A Polar Bear is a Data Scientist in Disguise - Great Learning
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A Polar Bear is a Data Scientist in Disguise

Every time I think of an animal that mirrors my spirit, I think of cats. Big cats, domesticated cats, but cats! So one day while writing about the skillset of a data scientist, I wondered about the animal that would best represent their spirit. What followed was a Google search and minutes later, I was fixated at this picture of a polar bear. I knew my answer. Now, you may say that I have run out of analogies. But before you dismiss my early morning ramblings, hang on a little longer, and you will see value in my attempt at this seemingly-ridiculous comparison.

The Arctic ice presents an enormous amount of data to a polar bear that it processes to hunt, protect, mate, and most importantly survive. Similarly, a data scientist remains unperturbed in the face of a million rows and columns of data. It is amazing how the characteristics of one can apply to another. Big Data has usually been defined by its 5 Vs. Let’s look at how data scientists and polar bears use these to their advantage:

  1. Volume is the first real parameter. The sheer amount of data generated every second is no joke. According to best-selling author and leading data expert Bernard Marr, “If we take all the data generated in the world between the beginning of time and the year 2008, it is the same amount we now generate every minute!” This requires sophistication to both store and analyze data that traditional database technologies fail to do. But with big data technologies, data scientists structure and analyze this data to draw insights and add value to businesses. For a polar bear, this is very similar to studying their environment. Females study for maternity dens, feeding grounds, and securing the vicinity against potential threats to cubs. Polar bears are marine mammals, born on land but they spend most of their time at sea or on ice. With double the size of a Siberian tiger, camouflaging across stretches of ice without dropping a hint of their presence is a mammoth task for these solitary scavengers.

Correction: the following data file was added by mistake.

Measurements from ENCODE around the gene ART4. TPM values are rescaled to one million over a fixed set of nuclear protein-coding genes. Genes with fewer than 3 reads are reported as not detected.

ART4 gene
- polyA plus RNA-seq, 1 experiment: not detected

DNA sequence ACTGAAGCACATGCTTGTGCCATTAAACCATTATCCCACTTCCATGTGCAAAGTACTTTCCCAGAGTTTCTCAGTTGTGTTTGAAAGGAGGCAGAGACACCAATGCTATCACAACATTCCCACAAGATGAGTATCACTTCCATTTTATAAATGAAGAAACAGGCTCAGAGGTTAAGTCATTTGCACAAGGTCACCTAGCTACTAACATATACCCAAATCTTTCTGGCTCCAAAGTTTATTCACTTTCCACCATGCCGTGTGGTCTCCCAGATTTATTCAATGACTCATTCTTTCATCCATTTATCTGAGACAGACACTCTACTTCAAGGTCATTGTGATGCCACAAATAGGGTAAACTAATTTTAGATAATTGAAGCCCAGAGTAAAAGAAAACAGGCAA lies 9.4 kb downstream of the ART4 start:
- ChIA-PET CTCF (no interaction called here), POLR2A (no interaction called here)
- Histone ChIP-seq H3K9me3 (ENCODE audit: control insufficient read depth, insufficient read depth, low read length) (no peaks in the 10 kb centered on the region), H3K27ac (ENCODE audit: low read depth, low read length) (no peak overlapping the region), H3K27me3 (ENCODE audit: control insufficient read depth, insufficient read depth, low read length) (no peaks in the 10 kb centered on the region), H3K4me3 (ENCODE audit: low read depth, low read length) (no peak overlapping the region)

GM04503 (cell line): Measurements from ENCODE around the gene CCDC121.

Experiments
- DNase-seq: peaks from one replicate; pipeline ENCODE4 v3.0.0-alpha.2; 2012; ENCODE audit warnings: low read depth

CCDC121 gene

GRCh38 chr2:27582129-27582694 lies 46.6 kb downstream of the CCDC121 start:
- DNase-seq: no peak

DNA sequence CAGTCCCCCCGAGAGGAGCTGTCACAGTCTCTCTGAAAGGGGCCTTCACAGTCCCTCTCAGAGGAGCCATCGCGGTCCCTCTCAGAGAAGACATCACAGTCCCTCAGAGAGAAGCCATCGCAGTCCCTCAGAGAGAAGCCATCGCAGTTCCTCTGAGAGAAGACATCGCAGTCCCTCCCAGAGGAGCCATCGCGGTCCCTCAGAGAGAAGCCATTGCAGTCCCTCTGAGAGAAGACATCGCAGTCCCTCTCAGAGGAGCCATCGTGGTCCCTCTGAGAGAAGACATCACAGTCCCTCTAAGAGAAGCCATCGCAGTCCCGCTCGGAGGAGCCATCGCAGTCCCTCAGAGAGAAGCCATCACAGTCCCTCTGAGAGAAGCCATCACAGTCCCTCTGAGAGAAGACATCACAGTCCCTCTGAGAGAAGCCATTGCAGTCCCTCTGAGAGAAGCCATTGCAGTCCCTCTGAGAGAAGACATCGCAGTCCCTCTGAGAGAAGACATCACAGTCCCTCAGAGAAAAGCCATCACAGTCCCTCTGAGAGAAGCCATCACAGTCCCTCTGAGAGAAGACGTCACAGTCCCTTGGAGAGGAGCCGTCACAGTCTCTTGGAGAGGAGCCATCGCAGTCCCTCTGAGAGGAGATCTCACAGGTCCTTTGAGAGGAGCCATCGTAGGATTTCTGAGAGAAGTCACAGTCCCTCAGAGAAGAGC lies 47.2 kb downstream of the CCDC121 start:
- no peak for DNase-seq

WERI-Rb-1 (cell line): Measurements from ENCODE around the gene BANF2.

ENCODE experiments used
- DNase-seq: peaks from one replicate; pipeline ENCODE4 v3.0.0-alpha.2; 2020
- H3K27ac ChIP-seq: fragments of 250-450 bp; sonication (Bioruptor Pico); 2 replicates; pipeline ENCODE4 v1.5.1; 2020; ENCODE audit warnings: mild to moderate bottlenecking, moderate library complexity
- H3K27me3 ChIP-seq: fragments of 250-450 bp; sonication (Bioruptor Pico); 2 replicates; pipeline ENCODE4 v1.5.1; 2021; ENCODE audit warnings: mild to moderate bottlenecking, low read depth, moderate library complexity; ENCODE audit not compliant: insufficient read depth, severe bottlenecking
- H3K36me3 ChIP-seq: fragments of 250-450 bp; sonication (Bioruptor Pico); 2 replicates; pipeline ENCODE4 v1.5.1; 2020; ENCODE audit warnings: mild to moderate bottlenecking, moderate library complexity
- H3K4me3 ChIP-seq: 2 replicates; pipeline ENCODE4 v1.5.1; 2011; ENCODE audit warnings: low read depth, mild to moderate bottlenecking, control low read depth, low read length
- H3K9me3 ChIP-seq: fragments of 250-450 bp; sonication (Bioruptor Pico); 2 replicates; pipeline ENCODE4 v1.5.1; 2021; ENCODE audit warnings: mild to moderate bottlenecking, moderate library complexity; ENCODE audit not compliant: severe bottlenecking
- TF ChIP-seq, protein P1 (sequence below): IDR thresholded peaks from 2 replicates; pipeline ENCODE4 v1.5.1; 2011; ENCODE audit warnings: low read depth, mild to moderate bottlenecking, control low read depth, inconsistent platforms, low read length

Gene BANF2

2. Velocity – A polar bear is under tremendous pressure to feed itself due to the growing scarcity of food and habitat loss in the Arctic. If they don’t assail in time, they can easily be outrun by land animals nor can they outswim the sea animals. But they still manage to be the top predators in their regional habitat given their ability to think and move quickly. Their average speed may just be 5/6 km per hour but they can sprint up to 40km an hour if required. Similarly, data scientists build models to analyze a trillion sets of data in real time for predicting trends, aiding e-commerce and retail businesses, detecting fraudulent activities, and making stock investments. They sieve through structured and unstructured data being generated at a great velocity in the form of text, images, videos, and sensor data to find trends, patterns, and valuable insights.